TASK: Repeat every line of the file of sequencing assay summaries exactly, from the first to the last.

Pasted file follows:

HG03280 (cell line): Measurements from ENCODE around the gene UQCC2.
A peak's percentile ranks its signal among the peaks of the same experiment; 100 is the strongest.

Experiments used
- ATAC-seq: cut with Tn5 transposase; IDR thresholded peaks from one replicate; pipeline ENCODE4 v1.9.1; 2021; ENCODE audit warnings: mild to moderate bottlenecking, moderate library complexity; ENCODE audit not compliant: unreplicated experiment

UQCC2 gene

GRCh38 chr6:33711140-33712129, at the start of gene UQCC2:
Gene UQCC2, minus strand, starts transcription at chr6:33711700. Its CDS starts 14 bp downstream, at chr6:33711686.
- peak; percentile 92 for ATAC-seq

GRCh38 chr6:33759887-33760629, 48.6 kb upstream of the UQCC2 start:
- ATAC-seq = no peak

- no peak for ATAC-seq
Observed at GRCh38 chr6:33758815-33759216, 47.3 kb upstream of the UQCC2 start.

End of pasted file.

HG03280 (cell line): Measurements from ENCODE around the gene UQCC2.
A peak's percentile ranks its signal among the peaks of the same experiment; 100 is the strongest.

Experiments used
- ATAC-seq: cut with Tn5 transposase; IDR thresholded peaks from one replicate; pipeline ENCODE4 v1.9.1; 2021; ENCODE audit warnings: mild to moderate bottlenecking, moderate library complexity; ENCODE audit not compliant: unreplicated experiment

UQCC2 gene

GRCh38 chr6:33711140-33712129, at the start of gene UQCC2:
Gene UQCC2, minus strand, starts transcription at chr6:33711700. Its CDS starts 14 bp downstream, at chr6:33711686.
- peak; percentile 92 for ATAC-seq

GRCh38 chr6:33759887-33760629, 48.6 kb upstream of the UQCC2 start:
- ATAC-seq = no peak

- no peak for ATAC-seq
Observed at GRCh38 chr6:33758815-33759216, 47.3 kb upstream of the UQCC2 start.